Data protection and privacy—Taiwan—Q&A guide

The following Information Law practice note provides comprehensive and up to date legal information covering:

  • Data protection and privacy—Taiwan—Q&A guide
  • 1. Summarise the legislative framework for the protection of personally identifiable information (PII). Does your jurisdiction have a dedicated data protection law? Is the data protection law in your jurisdiction based on any international instruments on privacy or data protection?
  • 2. Which authority is responsible for overseeing the data protection law? Describe the investigative powers of the authority.
  • 3. Are there legal obligations on the data protection authority to cooperate with other data protection authorities, or is there a mechanism to resolve different approaches?
  • 4. Can breaches of data protection law lead to administrative sanctions or orders, or criminal penalties? How would such breaches be handled?
  • 5. Does the data protection law cover all sectors and types of organisation or are some areas of activity outside its scope?
  • 6. Does the data protection law cover interception of communications, electronic marketing or monitoring and surveillance of individuals? If not, list other relevant laws in this regard.
  • 7. Identify any further laws or regulations that provide specific data protection rules for related areas.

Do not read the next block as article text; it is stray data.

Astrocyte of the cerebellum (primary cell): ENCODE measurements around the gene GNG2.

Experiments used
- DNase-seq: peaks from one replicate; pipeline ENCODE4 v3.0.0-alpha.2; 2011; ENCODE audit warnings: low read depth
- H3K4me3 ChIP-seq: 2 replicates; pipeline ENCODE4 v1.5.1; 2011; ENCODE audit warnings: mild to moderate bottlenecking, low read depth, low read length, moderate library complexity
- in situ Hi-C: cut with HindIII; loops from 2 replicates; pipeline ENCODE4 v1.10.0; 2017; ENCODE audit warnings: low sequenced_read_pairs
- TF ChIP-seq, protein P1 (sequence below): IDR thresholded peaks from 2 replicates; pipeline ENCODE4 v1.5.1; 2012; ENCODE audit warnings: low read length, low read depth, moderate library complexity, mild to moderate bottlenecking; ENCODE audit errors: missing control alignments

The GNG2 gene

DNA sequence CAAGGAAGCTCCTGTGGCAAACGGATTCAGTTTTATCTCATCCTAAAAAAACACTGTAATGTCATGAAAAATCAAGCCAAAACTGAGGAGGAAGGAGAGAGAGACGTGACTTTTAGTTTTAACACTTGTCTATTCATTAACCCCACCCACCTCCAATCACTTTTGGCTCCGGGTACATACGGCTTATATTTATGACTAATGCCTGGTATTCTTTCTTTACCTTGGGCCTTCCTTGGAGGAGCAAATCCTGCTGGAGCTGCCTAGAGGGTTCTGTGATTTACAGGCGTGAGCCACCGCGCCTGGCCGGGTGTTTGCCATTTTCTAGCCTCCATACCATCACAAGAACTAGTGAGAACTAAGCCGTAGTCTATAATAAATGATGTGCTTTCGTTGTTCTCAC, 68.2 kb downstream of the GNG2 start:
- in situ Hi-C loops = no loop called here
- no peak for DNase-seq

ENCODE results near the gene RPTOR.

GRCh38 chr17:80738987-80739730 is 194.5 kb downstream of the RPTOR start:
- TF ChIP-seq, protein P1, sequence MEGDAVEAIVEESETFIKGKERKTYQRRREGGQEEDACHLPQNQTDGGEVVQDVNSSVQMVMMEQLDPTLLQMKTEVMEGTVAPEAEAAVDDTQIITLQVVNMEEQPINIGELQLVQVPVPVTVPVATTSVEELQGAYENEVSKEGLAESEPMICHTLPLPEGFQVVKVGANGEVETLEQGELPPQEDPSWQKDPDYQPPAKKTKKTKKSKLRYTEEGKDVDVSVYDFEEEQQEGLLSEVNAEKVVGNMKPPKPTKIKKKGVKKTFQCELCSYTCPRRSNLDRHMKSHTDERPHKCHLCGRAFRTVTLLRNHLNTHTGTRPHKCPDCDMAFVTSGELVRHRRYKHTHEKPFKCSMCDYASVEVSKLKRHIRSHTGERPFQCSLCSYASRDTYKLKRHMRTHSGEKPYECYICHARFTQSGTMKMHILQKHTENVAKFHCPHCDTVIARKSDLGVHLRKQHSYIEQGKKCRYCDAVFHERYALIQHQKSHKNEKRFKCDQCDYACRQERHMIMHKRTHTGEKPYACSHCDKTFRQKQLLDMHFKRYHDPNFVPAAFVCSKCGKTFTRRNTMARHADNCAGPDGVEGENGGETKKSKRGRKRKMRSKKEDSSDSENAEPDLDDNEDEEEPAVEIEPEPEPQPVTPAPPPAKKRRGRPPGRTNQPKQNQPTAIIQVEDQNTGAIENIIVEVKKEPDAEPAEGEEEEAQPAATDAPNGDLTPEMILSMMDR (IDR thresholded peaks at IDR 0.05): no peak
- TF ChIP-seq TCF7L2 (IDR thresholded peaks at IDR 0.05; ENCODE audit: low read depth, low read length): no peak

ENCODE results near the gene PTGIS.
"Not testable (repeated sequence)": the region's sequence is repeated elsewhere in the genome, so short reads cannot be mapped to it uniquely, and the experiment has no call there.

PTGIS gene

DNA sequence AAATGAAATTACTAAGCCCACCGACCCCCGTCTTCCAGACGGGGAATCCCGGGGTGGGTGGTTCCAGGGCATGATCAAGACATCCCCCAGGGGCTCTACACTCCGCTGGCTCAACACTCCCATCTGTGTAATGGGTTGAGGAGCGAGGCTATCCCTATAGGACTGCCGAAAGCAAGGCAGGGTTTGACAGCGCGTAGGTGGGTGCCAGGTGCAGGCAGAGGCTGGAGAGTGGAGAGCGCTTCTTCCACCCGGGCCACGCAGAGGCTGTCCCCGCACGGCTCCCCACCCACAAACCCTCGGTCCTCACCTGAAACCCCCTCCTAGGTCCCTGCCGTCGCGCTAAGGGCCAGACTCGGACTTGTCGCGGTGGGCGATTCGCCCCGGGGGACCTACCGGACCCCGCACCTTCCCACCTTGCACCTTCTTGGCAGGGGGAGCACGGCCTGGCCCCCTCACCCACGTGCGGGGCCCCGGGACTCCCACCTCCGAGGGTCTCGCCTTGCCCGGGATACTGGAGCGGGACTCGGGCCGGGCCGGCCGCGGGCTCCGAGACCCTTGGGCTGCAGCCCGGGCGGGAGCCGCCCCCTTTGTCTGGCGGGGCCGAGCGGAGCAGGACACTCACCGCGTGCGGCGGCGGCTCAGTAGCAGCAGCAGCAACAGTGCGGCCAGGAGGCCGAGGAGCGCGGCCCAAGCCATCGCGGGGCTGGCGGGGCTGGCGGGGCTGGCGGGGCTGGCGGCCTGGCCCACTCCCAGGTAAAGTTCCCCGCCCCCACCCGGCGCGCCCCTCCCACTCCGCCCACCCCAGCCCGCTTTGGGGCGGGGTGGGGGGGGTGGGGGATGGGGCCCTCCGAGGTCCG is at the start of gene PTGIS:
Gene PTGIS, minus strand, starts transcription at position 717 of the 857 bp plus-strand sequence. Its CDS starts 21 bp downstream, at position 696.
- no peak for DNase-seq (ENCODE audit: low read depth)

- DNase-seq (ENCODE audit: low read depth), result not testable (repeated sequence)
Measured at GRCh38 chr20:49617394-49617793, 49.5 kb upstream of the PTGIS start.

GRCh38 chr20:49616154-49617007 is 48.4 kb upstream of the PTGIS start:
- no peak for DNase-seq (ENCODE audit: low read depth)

• 8. What forms of PII are covered by the law?
  • 9. Is the reach of the law limited to PII owners and processors of PII established or operating in the jurisdiction?
  • More...

Data protection and privacy—Taiwan—Q&A guide

This Practice Note contains a jurisdiction-specific Q&A guide to data protection and privacy in Taiwan published as part of the Lexology Getting the Deal Through series by Law Business Research (published: June 2020).

Authors: Formosa Transnational Attorneys at Law—Yulan Kuo; Jane Wang; Brian Hsiang-Yang Hsieh; Ruby Ming-Chuang Wang

1. Summarise the legislative framework for the protection of personally identifiable information (PII). Does your jurisdiction have a dedicated data protection law? Is the data protection law in your jurisdiction based on any international instruments on privacy or data protection?

Taiwan has a one-piece legislation, the Personal Data Protection Act (PDPA), which affords comprehensive protection with respect to the use, collection and processing of PII by governmental agencies and private entities. The PDPA sets forth statutory requirements that must be met by entities for the use, collection and processing of PII. Special protections are imposed upon an entity if the PII used, collected or processed by the entity falls into the category of ‘sensitive data’, which includes a person’s health records, genetic information, sexual history and criminal history. An entity that violates the requirements imposed by the PDPA will be subject to provisions imposing both civil and criminal liability on the entity. The PDPA also gives an administrative agency having proper jurisdiction the authority to impose administrative penalties upon the entity.

The PDPA does not explicitly

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